What is Diabetes?
Diabetes, also known as diabetes mellitus, is a term that is used to refer to a group of medical conditions that cause high sugar levels in the blood. When carbohydrates in foods such as breads, rice and fruits are ingested, they are broken down to their simple sugars such as glucose and fructose. These simple sugars are quickly taken up by the body for energy and enter the blood causing a rise in blood sugar levels. The body’s response is to signal to the pancreas gland to produce a hormone called insulin which causes the glucose to be stored in the liver for long term use. A type of cells called ‘β-cells’ (pronounced ‘beta cells’) are found within the pancreas and are responsible for insulin production. When the body loses the capacity to produce insulin or to respond effectively to insulin, the person is said to have diabetes. This causes high blood sugar levels and ineffective blood sugar regulation which can lead to a series of complications and diseases if not appropriately treated.
Diabetes is divided into two main types: type 1 and type 2 diabetes. The two types differ in the
way they develop, as well as their implications for health and treatment.
Type 1 Diabetes (T1D)
T1D is characterised by the destruction of β-cells and the inability of the body to respond to increased sugar levels in the blood. This is caused by the body’s immune system attacking itself, and specifically the β-cells. There is some evidence that this immune response can be triggered by environmental factors such as possible viral infections. This leads to insulin deficiency and as a result the body cannot remove sugar from the blood and into the body’s cells to be used later. The ability to respond to low sugar levels in the blood is also indirectly affected. T1D usually develops at a young age. It is partly inherited and is not a disease related to lifestyle.
Type 2 Diabetes (T2D)
T2D is characterised by insulin resistance. In other words, the cells in the body become unresponsive to insulin, even though insulin is being produced normally by β-cells. The β- cells then work on ‘over-drive’ in order to adequately respond to blood sugar peaks and this can ultimately lead to their dysfunction. Lifestyle choices such as a diet with excessive sugar content and lack of exercise as well as factors such as obesity and stress and can increase the chance of developing T2D, although genetic and other factors are also involved.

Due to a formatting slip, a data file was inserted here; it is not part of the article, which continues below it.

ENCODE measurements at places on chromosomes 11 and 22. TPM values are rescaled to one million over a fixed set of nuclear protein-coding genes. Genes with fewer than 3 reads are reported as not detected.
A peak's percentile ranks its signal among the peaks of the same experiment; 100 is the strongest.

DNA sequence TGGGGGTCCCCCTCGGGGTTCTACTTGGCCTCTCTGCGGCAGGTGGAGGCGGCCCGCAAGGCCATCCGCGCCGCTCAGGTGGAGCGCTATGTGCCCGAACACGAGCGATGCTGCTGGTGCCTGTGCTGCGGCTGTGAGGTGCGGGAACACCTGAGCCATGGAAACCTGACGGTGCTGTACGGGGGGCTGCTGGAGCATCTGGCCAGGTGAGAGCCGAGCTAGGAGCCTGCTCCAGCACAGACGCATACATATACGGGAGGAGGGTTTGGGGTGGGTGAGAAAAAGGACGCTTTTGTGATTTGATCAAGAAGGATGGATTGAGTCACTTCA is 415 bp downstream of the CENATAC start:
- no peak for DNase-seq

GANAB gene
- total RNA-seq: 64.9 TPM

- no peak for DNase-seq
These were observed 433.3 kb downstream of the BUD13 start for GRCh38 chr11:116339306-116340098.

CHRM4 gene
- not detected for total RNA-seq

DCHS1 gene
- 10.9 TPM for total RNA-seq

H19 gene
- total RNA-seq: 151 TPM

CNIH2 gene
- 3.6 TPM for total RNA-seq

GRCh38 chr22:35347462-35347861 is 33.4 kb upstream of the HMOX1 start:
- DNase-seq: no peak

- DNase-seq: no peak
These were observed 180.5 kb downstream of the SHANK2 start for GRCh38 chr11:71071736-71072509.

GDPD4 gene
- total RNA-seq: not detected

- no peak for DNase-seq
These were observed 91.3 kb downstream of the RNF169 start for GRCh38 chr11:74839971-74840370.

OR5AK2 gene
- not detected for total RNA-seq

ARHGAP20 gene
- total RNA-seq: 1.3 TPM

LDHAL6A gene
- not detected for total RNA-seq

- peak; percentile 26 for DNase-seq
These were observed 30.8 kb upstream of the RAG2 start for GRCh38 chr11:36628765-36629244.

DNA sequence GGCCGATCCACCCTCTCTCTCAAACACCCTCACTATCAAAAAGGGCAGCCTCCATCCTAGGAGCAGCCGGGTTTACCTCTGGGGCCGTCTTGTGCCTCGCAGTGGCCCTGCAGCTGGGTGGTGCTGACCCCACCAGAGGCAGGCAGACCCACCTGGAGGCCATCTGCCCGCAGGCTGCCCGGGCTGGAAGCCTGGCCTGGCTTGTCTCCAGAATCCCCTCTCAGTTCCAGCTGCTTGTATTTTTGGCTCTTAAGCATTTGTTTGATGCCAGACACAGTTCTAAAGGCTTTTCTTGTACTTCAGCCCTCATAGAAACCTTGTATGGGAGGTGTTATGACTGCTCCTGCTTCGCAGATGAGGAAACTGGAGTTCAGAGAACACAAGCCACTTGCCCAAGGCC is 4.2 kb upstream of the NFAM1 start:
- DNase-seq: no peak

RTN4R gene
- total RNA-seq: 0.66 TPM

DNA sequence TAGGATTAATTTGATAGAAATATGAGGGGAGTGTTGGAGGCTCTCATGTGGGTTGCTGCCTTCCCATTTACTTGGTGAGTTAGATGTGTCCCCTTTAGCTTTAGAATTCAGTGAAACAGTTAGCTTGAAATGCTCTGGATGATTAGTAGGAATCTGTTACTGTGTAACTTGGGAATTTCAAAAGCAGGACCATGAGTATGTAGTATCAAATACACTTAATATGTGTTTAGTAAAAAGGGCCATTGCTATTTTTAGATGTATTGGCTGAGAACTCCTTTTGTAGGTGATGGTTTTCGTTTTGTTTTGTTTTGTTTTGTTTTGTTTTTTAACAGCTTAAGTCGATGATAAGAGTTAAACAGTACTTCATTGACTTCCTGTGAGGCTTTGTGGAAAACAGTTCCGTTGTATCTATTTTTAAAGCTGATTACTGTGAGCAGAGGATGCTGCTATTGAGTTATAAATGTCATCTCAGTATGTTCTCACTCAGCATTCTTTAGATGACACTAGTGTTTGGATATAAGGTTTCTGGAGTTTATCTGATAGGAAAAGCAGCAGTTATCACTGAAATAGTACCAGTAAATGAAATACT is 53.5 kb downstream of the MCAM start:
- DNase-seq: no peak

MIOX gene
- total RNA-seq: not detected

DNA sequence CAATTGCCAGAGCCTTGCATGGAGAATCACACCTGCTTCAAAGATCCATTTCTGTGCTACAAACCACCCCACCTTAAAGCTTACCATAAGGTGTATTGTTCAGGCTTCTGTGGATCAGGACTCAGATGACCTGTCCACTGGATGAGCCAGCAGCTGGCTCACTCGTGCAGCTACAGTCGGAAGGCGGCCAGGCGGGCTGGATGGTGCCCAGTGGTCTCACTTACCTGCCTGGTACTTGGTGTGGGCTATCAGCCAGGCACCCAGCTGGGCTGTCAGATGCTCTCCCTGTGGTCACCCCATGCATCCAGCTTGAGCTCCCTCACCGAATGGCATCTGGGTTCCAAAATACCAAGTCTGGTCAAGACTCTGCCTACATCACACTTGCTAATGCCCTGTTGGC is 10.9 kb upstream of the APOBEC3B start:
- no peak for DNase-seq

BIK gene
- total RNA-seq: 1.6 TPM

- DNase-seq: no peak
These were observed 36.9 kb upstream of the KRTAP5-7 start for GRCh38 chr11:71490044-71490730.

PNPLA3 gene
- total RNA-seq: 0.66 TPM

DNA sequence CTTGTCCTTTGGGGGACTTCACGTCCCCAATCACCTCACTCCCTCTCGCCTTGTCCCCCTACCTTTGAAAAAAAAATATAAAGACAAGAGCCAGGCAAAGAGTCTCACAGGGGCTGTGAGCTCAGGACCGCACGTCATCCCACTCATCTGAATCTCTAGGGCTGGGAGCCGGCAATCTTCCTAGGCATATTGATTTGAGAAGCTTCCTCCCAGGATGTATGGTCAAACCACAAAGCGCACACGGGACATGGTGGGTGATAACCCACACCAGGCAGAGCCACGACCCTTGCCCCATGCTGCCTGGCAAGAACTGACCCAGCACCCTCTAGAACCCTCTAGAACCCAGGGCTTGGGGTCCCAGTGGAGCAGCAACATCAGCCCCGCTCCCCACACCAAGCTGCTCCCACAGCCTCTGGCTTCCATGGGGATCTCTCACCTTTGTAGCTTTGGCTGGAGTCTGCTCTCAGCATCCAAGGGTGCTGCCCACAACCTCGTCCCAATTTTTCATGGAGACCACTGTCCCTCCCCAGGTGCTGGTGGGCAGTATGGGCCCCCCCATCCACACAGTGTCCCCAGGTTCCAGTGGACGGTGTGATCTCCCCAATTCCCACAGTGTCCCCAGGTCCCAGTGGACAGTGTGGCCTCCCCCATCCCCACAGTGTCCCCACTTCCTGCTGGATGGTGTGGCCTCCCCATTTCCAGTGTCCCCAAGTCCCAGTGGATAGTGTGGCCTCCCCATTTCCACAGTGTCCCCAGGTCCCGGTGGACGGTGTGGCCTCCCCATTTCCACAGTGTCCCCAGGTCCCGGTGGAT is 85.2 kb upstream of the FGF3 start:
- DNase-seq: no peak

Why is Diabetes Bad?
In diabetes the body cannot function in a normal manner and some of the excess glucose that cannot be absorbed is excreted in urine. That means that although there is a lot of potential energy (glucose) in the blood, the body is not using it and this causes high blood sugar levels. Symptoms of diabetes can include frequent passing of urine, increased thirst, tiredness, weight loss, and blurred vision. High blood sugar levels over a long period of time can cause complications such as kidney disease, eyesight problems, high blood pressure, heart complications, dental problems, and more if the diabetes is not adequately treated.
T1D requires insulin as a form of treatment. This is usually in the form of injections or insulin pump therapy. Both of those methods require regular blood glucose monitoring to ensure the right amount of insulin is given. Another option for treating T1D, for selected patients, is transplantation of the whole pancreas gland, or transplantation of only the pancreatic ‘islet’ which contain the β-cells. The transplanted whole pancreas or islets can effectively cure diabetes by taking over the role of insulin production. However, the patient would need to receive drugs to prevent the body from rejecting the transplanted cells.
Treatment of T2D requires lifestyle changes, such as reducing sugar in the diet, in order to better control blood glucose. Often lifestyle changes are not enough and medication is needed. Various drugs exist to control the symptoms of T2D. These drugs work to increase the body’s sensitivity to insulin and also produce more insulin to meet the cells’ demands. Sometimes, in more severe cases, insulin injections can be used alongside medication.